Accessibility links

Breaking News

Turkmenistan: Leader Raises Possibility Of Retirement

Turkmen President Saparmurat Niyazov raised the issue of his retirement earlier this week at a session of the Halk Maslahaty, or People's Council. Though Niyazov's ideas are usually greeted with unanimous enthusiasm, this particular request was rejected outright. The announcement was timed to coincide with the country's independence day, 27 October, and had a less-than-genuine feel to it. This was not the first time Turkmenistan's "president for life" has offered to step down -- nor the first time the Turkmen people have begged him to stay.

Prague, 27 October 2004 (RFE/RL) -- Turkmen President Saparmurat Niyazov addressed the Halk Maslahaty, or People's Council, on 25 October, ahead of the country's 27 October Independence Day celebration.

In his address, he asked the council to consider holding presidential elections in 2008 or 2009, as he approaches his 70th birthday.

"Dear people, let me make a plea if you don't object. I am grateful to you for your proposals, but I say that one person, a single person alone, cannot manage everything. Other people are maturing. If you are not against it, in 2008 or 2009 let's hold presidential elections. No, esteemed people, there are other people growing up. After I will become 70, let me go, because nothing is forever," Niyazov said.

The usually compliant People's Council, the very body that amended the constitution in 1999 to make Niyazov "president for life," rejected the proposal immediately.
"Our dear leader, our father, you are our president for life, so stay! There should not even be discussion about [holding presidential elections.]"

Murad Sopiev, the head of Turkmenistan's farmers' association, was one of the council members who spoke up against Niyazov's proposal. "Dear people, there cannot even be talk about presidential elections," he said. "Our dear leader, our father, you are our president for life, so stay! There should not even be discussion about [holding presidential elections.]"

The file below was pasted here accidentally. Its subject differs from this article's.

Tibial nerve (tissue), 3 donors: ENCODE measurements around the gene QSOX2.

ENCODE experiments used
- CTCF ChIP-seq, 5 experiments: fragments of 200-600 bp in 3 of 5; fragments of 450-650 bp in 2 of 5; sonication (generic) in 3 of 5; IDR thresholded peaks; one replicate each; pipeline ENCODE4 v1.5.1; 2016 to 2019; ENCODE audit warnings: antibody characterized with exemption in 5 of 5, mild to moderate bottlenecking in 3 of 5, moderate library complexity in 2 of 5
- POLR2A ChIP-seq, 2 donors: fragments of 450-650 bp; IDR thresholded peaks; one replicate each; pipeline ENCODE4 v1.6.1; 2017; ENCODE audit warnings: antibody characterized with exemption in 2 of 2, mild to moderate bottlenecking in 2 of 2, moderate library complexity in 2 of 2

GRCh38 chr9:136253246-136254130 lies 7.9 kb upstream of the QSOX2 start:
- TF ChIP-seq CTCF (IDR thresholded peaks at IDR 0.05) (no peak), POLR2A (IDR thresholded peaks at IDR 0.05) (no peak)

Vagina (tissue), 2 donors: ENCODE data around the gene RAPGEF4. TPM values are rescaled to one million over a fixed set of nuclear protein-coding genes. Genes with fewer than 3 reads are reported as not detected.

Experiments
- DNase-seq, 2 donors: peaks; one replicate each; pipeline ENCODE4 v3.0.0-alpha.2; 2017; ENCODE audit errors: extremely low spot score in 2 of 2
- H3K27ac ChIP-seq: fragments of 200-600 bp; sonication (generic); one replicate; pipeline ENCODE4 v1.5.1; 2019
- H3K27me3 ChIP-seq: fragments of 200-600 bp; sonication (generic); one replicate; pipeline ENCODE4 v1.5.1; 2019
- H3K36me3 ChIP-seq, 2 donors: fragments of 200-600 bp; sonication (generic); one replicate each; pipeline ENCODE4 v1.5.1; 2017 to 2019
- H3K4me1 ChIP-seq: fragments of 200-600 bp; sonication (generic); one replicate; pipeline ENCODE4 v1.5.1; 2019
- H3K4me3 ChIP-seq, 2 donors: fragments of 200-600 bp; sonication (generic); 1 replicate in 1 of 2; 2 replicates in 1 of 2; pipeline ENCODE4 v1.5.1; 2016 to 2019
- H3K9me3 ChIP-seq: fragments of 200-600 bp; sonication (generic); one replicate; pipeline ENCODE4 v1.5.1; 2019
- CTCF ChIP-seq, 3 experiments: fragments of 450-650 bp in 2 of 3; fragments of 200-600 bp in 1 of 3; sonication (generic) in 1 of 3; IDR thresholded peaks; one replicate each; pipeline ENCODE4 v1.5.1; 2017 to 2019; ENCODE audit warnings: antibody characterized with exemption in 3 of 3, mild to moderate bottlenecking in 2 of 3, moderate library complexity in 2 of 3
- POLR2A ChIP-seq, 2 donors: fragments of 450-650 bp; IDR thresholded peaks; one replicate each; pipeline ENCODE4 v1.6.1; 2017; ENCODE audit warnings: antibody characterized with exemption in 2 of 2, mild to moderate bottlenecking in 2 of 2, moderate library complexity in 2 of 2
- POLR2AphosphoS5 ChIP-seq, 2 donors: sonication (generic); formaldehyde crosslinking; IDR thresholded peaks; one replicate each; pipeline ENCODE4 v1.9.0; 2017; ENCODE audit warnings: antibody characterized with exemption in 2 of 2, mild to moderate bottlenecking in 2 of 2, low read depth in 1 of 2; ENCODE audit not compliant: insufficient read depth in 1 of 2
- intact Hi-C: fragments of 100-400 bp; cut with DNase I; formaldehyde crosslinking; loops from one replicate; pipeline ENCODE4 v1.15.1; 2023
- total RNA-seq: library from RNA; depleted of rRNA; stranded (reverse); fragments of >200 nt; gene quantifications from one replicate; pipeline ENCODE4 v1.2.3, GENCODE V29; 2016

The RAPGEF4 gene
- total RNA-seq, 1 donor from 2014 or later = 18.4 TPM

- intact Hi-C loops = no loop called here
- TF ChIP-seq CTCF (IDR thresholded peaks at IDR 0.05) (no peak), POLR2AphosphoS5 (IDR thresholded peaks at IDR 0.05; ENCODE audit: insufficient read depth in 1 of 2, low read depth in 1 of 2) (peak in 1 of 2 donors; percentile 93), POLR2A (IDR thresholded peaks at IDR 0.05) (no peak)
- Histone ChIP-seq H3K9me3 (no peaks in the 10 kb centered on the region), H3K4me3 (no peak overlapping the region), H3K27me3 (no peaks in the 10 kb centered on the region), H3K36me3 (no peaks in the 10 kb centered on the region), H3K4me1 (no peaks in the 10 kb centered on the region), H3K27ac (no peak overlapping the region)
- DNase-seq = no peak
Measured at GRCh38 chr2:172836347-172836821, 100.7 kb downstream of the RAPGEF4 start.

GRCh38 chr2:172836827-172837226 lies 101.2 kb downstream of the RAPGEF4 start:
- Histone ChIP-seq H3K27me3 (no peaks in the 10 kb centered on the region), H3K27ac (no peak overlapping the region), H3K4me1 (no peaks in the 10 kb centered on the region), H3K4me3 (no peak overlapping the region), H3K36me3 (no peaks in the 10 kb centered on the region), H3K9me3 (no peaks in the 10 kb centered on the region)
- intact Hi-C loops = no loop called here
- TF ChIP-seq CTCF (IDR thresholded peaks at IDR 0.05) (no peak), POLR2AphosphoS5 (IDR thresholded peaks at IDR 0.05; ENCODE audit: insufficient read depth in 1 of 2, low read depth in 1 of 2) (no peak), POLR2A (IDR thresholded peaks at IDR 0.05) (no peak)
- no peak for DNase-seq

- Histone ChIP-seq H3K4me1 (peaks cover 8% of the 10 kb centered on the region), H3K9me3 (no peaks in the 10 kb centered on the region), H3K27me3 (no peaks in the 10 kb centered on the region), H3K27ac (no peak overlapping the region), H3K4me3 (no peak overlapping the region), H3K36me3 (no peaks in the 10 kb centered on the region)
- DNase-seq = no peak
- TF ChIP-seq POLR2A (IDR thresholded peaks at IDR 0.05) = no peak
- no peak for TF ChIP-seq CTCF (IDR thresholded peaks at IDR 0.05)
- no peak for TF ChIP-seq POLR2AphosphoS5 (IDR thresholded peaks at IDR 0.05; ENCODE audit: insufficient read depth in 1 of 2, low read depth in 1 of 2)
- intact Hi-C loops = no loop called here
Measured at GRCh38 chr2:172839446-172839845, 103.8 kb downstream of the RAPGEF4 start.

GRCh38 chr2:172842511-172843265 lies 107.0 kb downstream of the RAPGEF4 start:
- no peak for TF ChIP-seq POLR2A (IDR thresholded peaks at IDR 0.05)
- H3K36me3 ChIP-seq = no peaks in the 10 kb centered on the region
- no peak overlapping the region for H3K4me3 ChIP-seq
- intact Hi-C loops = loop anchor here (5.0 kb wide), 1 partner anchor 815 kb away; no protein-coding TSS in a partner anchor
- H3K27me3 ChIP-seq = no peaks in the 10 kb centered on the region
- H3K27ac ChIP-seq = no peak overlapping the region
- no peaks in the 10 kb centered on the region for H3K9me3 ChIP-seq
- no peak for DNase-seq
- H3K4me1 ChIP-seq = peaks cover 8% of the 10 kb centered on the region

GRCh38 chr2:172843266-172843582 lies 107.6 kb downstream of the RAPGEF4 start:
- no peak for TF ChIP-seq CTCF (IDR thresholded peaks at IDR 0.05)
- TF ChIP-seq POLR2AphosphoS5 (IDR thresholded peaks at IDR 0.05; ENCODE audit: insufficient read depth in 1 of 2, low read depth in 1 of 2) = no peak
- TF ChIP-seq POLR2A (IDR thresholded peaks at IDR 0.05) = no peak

The chairman of the state oil company, Saparmammet Veliev, also voiced disagreement. "We must say 'no' to what our leader says. We do not agree with this request [to leave office]. You were sent to us by the Almighty and we want you to remain [as president] until the end of your life," Veliev said.

The event, however, had a familiar ring to it. This was not the first time Niyazov has mentioned leaving office one day, nor was it the first time the Turkmen people, in this instance the People's Council, energetically insisted that he remain president until death.

Niyazov made a similar proposal to the People's Council in February 2001, telling the body that by 2010 he would step down. Niyazov said no leader of any country should be older than 70 years of age, which Niyazov will be in 2010. The council rejected the offer.

But as much as this latest session of the People's Council might have seem scripted, it probably also reflects the fact that many in the country can scarcely conceive of life without the man who has ruled there since independence.

(RFE/RL's Turkmen Service and Naz Nazar contributed to this report.)